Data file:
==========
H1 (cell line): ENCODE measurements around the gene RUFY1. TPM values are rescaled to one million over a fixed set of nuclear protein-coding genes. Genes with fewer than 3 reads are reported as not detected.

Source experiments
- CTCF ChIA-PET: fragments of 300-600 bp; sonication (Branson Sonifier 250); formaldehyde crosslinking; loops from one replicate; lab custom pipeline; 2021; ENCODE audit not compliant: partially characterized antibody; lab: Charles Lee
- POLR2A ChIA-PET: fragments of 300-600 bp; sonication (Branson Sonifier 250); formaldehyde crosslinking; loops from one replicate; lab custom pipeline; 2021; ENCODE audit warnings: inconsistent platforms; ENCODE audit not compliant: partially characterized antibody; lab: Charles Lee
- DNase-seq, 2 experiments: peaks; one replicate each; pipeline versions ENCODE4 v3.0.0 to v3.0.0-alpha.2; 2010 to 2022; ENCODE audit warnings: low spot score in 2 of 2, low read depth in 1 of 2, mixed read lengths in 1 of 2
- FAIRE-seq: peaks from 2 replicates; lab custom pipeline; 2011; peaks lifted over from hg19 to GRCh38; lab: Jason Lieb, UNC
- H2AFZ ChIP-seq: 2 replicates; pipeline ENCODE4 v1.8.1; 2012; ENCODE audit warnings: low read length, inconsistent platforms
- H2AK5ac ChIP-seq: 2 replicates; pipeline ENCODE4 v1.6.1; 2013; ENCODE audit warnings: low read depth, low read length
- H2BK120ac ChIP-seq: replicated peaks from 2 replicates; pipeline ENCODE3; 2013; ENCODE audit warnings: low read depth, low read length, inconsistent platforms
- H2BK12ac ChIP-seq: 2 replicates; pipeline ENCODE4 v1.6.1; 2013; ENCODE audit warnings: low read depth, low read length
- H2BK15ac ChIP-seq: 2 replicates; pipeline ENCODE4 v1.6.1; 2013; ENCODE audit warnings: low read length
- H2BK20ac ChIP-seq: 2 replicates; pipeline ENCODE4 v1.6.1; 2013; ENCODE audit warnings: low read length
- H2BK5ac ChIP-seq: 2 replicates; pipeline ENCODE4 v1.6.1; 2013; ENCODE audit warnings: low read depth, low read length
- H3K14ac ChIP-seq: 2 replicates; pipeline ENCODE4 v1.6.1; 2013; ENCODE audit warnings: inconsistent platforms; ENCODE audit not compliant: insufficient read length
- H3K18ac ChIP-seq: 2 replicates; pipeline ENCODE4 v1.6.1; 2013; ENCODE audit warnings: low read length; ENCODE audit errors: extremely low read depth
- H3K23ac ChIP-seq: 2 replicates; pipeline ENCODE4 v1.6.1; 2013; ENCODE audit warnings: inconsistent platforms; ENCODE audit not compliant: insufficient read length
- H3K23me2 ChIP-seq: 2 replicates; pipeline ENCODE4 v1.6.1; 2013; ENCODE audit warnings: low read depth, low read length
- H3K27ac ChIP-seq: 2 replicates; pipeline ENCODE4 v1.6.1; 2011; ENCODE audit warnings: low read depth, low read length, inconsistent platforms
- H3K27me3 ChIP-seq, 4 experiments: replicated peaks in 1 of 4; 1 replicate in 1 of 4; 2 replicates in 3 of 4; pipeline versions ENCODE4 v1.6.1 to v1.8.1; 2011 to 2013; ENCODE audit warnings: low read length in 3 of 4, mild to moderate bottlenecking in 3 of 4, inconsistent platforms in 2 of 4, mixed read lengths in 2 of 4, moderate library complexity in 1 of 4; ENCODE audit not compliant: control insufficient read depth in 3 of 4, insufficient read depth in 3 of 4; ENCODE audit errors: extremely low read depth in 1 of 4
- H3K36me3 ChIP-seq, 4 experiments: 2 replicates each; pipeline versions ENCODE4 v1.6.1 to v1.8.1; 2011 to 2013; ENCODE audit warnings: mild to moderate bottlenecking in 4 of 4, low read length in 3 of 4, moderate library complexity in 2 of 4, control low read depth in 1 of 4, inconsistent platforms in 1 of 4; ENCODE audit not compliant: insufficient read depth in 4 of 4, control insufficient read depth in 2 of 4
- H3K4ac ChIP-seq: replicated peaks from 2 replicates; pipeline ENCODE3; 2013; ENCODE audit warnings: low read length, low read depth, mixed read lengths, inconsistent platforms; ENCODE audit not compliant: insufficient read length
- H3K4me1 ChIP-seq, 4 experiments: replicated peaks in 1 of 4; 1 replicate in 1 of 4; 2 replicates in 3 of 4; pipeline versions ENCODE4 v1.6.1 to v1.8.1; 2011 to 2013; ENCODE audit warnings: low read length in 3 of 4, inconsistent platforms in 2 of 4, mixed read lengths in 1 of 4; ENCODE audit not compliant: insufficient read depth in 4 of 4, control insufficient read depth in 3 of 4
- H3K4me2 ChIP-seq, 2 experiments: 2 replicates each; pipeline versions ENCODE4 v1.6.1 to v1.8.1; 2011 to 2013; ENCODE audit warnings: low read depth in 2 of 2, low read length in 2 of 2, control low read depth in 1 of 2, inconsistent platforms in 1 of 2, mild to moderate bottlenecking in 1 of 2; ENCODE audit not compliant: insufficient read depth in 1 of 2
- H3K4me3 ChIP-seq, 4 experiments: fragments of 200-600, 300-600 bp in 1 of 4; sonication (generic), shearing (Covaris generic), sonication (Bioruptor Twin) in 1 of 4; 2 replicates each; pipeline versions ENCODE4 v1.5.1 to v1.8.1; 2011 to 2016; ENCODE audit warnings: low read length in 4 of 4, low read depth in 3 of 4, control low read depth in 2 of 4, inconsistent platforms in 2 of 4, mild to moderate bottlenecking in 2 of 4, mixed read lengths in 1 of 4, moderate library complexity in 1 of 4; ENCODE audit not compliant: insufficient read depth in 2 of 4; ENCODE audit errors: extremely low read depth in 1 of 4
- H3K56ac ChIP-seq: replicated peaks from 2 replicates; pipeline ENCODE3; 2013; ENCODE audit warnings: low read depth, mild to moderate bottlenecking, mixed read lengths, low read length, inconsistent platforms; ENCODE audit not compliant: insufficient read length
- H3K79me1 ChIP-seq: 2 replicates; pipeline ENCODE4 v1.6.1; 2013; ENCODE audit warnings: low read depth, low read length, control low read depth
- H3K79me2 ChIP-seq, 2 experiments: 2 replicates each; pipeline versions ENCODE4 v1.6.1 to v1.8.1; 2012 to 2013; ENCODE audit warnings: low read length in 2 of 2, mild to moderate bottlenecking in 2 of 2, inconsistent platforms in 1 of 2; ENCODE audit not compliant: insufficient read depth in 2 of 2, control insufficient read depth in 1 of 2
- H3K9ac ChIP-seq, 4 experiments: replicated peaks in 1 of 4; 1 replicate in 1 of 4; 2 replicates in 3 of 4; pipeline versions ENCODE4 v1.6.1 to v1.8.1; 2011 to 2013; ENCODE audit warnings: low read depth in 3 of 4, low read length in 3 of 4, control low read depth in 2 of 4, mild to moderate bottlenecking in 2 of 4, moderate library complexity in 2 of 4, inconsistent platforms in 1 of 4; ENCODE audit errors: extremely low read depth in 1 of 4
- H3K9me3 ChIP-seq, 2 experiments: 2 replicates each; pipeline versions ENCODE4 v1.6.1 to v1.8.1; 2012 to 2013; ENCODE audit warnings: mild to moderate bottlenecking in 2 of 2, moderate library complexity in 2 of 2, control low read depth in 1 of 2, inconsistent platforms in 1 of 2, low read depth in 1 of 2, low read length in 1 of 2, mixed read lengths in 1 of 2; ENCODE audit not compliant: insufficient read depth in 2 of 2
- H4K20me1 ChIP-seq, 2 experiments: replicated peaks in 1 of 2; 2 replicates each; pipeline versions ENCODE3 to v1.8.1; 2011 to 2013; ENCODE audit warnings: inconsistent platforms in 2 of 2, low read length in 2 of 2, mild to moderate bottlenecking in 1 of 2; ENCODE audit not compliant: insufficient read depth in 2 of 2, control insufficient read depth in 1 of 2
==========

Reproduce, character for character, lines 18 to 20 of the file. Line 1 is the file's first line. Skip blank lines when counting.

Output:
- H3K27ac ChIP-seq: 2 replicates; pipeline ENCODE4 v1.6.1; 2011; ENCODE audit warnings: low read depth, low read length, inconsistent platforms
- H3K27me3 ChIP-seq, 4 experiments: replicated peaks in 1 of 4; 1 replicate in 1 of 4; 2 replicates in 3 of 4; pipeline versions ENCODE4 v1.6.1 to v1.8.1; 2011 to 2013; ENCODE audit warnings: low read length in 3 of 4, mild to moderate bottlenecking in 3 of 4, inconsistent platforms in 2 of 4, mixed read lengths in 2 of 4, moderate library complexity in 1 of 4; ENCODE audit not compliant: control insufficient read depth in 3 of 4, insufficient read depth in 3 of 4; ENCODE audit errors: extremely low read depth in 1 of 4
- H3K36me3 ChIP-seq, 4 experiments: 2 replicates each; pipeline versions ENCODE4 v1.6.1 to v1.8.1; 2011 to 2013; ENCODE audit warnings: mild to moderate bottlenecking in 4 of 4, low read length in 3 of 4, moderate library complexity in 2 of 4, control low read depth in 1 of 4, inconsistent platforms in 1 of 4; ENCODE audit not compliant: insufficient read depth in 4 of 4, control insufficient read depth in 2 of 4